How this tone in marketing disarms the most sceptical customers and wins them over

Customers these days are a prettttty savvy bunch.

With people being able to write whatever whenever, often with no consequences, consumers are a tad cautious and can sniff out a dishonest marketing message from kilometres away.

You see.

A recent edition of the Edelman Trust Barometer in 2022 found almost 6 out of 10 people doubt the truthfulness of content without proof – eek.

And marketing to millennials?

A study by the McCarthy Group in 2014 showed 98% of millennials don’t trust traditional advertising. I’d say that distrust has increased in the past 10 years. Prob why there’s so much user-generated content by influencers on social media, more authentic–much?

Of course, a dose of scepticism is healthy, but when consumers doubt everything marketing says?

Not so fab for small businesses.

 
Its a bummer that the more you “persuade” back, overcome objections, and provide evidence, the more consumers’ brows furrow.

What’s a business to do?

How do we break down these barriers?

Enter the conversational tone of voice–an approach that infuses warmth into words, making interactions feel more like a dialogue between mates, rather than a transaction with a dude in a trenchcoat in an alleyway.

How a Conversational Tone Engages Sceptical Minds

When customers come across messages that don’t align with their beliefs or previous experiences, cognitive dissonance seeps in.

Instead of messages that aim to show how smartie pants a company is, to try and make it “trustworthy,” a conversational tone can ease the tension, making the brand’s message not just heard but also felt.

When we read something that’s written like we speak, it taps into our mirror neurons, and we’re more likely to feel a sense of connection. This isn’t just fluff – humans are wired for empathy.

A conversational tone feels natural to us because it mirrors the kind of interaction our brains expect in a social setting. So, a conversational style connects the writer to the reader on a neurological level, making messages stickier and more impactful, lighting up parts of the brain that say, “Hey, I know you.”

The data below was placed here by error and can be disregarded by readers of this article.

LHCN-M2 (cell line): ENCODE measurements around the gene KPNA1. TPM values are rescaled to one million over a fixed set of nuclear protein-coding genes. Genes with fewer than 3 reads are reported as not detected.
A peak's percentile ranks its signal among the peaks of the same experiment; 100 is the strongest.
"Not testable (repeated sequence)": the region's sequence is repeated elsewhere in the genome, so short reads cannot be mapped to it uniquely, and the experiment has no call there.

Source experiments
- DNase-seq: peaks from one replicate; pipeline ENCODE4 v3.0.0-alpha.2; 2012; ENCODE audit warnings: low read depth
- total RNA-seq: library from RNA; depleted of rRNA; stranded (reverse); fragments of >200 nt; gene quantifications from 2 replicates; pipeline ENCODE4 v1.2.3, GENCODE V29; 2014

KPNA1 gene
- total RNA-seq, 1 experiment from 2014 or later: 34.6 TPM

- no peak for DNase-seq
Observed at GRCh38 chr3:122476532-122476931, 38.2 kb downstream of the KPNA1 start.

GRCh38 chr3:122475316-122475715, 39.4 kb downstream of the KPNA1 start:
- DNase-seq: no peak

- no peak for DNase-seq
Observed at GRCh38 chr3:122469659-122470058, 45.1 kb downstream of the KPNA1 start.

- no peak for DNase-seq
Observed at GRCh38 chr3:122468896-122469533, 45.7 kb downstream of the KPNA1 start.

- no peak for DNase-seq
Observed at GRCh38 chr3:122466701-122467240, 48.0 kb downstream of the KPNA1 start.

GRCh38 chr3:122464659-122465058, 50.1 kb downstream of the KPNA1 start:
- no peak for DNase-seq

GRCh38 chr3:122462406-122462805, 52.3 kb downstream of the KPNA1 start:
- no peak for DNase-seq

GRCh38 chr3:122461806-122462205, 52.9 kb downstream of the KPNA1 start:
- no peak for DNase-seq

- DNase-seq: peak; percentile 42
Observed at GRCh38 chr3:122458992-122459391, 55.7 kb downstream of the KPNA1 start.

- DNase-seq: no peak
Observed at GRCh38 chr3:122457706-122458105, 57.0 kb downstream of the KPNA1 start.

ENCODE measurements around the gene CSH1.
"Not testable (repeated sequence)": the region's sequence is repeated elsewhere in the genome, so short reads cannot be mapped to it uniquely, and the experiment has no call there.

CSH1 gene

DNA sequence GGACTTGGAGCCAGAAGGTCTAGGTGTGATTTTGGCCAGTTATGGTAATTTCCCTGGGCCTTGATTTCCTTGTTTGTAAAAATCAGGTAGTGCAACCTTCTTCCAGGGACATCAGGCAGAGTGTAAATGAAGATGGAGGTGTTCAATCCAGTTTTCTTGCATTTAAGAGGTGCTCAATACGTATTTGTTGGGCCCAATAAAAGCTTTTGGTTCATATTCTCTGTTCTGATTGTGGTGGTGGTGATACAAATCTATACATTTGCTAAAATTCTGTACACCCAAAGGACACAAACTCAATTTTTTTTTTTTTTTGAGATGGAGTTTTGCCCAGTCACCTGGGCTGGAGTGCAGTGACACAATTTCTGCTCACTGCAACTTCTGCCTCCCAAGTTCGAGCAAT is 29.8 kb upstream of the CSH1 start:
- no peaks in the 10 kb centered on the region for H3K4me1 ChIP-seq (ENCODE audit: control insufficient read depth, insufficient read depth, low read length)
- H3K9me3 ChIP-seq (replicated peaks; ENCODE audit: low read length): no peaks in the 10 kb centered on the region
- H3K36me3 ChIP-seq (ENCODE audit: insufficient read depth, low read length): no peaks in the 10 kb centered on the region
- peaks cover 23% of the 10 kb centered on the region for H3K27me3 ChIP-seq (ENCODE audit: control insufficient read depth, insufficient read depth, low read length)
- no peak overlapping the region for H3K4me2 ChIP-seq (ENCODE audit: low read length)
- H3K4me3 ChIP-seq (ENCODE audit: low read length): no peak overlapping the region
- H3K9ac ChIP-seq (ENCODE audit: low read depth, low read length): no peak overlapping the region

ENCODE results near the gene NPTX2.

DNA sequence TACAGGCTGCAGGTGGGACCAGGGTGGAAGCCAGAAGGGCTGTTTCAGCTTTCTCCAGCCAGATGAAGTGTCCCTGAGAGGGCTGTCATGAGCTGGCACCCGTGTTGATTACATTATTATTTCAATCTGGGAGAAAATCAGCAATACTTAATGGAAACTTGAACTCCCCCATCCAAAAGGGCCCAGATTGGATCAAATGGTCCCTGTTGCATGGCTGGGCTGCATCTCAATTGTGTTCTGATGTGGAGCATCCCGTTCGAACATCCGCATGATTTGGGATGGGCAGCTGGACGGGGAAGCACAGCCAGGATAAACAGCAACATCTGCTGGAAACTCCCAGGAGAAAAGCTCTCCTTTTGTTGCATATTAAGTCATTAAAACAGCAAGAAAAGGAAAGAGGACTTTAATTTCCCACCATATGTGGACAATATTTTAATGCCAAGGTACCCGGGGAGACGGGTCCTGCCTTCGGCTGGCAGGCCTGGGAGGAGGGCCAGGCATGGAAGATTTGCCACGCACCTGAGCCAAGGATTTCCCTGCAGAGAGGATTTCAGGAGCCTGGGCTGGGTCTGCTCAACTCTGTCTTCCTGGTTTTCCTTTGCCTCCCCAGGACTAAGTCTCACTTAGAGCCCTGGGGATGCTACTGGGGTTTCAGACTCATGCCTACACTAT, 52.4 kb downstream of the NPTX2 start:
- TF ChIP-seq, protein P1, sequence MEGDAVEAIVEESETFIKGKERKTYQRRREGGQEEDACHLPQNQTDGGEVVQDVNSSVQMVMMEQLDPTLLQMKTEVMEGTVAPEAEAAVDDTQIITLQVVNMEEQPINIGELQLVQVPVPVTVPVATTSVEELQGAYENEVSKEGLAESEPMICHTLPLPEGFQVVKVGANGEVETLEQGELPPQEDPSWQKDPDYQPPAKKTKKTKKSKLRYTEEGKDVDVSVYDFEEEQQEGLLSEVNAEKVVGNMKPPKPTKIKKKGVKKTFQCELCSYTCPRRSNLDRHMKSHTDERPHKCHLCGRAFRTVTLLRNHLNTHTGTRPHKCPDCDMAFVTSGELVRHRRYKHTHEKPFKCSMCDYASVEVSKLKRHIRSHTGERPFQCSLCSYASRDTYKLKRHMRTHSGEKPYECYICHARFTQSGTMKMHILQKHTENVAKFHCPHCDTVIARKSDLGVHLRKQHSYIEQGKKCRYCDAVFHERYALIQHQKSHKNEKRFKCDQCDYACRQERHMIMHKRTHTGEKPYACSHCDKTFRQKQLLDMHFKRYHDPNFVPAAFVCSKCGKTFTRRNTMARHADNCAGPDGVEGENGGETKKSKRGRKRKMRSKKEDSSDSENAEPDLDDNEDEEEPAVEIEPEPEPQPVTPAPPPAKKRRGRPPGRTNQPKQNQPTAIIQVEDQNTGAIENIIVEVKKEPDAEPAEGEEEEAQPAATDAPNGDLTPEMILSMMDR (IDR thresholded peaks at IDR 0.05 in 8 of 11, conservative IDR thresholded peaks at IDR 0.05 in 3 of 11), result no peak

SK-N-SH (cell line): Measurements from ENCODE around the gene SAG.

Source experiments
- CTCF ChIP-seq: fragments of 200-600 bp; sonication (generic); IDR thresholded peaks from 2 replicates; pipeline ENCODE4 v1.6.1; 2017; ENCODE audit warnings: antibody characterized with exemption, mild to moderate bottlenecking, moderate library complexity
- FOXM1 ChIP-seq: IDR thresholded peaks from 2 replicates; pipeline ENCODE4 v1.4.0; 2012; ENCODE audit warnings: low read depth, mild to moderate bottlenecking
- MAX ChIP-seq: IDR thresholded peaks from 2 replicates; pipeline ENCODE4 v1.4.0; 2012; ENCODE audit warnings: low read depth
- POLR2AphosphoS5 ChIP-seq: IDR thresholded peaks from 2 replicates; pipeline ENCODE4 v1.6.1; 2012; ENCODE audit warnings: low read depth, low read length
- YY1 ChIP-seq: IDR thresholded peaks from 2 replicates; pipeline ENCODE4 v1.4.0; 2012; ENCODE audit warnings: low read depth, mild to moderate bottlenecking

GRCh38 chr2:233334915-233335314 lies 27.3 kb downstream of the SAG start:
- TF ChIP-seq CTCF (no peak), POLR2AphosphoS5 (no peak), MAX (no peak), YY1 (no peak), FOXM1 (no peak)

Don’t believe me, let’s have a look at a few examples.

Case Study: Duolingo’s Approach to Conversational Engagement
Take Duolingo, their notifications might nudge you with a “Time for Spanish. 5 minutes? Vamos!”

The informal, buddy-like approach gets users hooked.

They’ve really mastered the art of reducing learning anxiety, making the task of language acquisition feel more like a game among friends.

User testimonials often cite the brand’s tone as a key factor in keeping them committed.

Practical Example: Innocent Drinks’ Mastery of Casual Banter
Innocent Drinks chat with customers rather than at them. Their tweets (Xes?) are like the witty back-and-forth you’d have at a (juice) bar with mates.

Listen up here, their conversational tone is consistent across their brand, from the quips on their packaging to their adverts. Their conversational brand voice is mixed perfectly to resonate with their audience.

Overcoming Scepticism: Brands That Have Shifted Public Opinion
Wendy’s and Old Spice revitalised their image by adopting a chatty, sometimes cheeky tone. These brands traded in their classic tweed jackets for bright, patterned bomber jackets—styles that echo their origins but with a modern twist.

The results?

Proof is in the Frosty– or rather, the sales and engagement stats that saw a significant upturn post-transformation.

Strategies for Crafting a Conversational Tone in Your Messaging
Creating a conversational tone isn’t just about slapping some slang into your copy. It requires an understanding of your audience and a careful dance around professionalism.

A few tweaks you can make to your copy
-Writing in the active voice
-Using contractions
-Injecting personal anecdotes

Conversational writing for marketing isn’t one-size-fits-all. The language you use needs to resonate with your target audience. If you use terms and phrases that YOU THINK are what your audience uses, you’ll end up being a character and this approach will have the opposite effect.

 

buscemi gif

Wrapping up
A conversational writing style has clear benefits for consumer engagement, magically melting away consumer scepticism. But, if it’s done in the wrong way? You’ll end up alienating your audience. And maybe being the topic of a meme yourself.

Over to you
Take a peek at your brand’s current messaging – could it be more welcoming?

Consider how shifting to a conversational tone could not only disarm consumer scepticism but also forge stronger bonds with your audience.

Ask yourself, what would a conversation with your brand sound like, and could it be the missing piece to win over your sceptical customers?

Leave a comment